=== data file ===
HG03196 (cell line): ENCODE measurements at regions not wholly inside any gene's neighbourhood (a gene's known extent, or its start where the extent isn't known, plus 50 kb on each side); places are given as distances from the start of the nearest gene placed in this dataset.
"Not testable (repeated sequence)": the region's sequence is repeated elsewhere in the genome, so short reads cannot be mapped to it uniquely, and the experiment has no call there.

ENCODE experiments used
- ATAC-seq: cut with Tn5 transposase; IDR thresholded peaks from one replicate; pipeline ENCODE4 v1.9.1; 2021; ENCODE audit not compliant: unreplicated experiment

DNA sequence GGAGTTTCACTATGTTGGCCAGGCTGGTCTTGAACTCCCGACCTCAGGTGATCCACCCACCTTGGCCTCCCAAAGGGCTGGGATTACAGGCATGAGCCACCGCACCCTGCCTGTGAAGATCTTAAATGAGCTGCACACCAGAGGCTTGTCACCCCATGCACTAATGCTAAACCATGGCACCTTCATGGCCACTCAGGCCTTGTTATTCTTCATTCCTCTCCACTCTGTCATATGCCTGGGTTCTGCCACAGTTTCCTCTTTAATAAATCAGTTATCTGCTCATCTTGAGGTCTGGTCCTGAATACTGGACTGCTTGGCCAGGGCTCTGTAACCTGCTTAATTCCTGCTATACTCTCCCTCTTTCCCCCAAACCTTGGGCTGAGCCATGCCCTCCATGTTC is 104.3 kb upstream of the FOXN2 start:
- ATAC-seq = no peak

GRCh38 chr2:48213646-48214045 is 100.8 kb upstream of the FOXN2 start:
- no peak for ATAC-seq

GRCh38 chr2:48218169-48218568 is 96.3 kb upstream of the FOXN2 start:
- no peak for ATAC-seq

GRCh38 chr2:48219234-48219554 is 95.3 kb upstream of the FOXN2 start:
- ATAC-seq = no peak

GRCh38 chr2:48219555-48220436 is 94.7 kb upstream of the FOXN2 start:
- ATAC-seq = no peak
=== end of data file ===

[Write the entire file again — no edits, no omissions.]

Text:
HG03196 (cell line): ENCODE measurements at regions not wholly inside any gene's neighbourhood (a gene's known extent, or its start where the extent isn't known, plus 50 kb on each side); places are given as distances from the start of the nearest gene placed in this dataset.
"Not testable (repeated sequence)": the region's sequence is repeated elsewhere in the genome, so short reads cannot be mapped to it uniquely, and the experiment has no call there.

ENCODE experiments used
- ATAC-seq: cut with Tn5 transposase; IDR thresholded peaks from one replicate; pipeline ENCODE4 v1.9.1; 2021; ENCODE audit not compliant: unreplicated experiment

DNA sequence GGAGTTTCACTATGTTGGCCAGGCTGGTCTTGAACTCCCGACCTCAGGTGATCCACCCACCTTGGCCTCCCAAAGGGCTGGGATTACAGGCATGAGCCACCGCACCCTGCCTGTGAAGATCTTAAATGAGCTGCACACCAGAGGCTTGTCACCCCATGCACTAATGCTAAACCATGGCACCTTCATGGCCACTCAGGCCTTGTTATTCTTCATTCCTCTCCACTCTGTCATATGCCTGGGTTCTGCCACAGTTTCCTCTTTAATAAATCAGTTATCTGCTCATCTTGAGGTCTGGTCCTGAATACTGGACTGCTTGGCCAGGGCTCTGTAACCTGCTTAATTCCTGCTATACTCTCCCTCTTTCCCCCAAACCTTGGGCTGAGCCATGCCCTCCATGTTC is 104.3 kb upstream of the FOXN2 start:
- ATAC-seq = no peak

GRCh38 chr2:48213646-48214045 is 100.8 kb upstream of the FOXN2 start:
- no peak for ATAC-seq

GRCh38 chr2:48218169-48218568 is 96.3 kb upstream of the FOXN2 start:
- no peak for ATAC-seq

GRCh38 chr2:48219234-48219554 is 95.3 kb upstream of the FOXN2 start:
- ATAC-seq = no peak

GRCh38 chr2:48219555-48220436 is 94.7 kb upstream of the FOXN2 start:
- ATAC-seq = no peak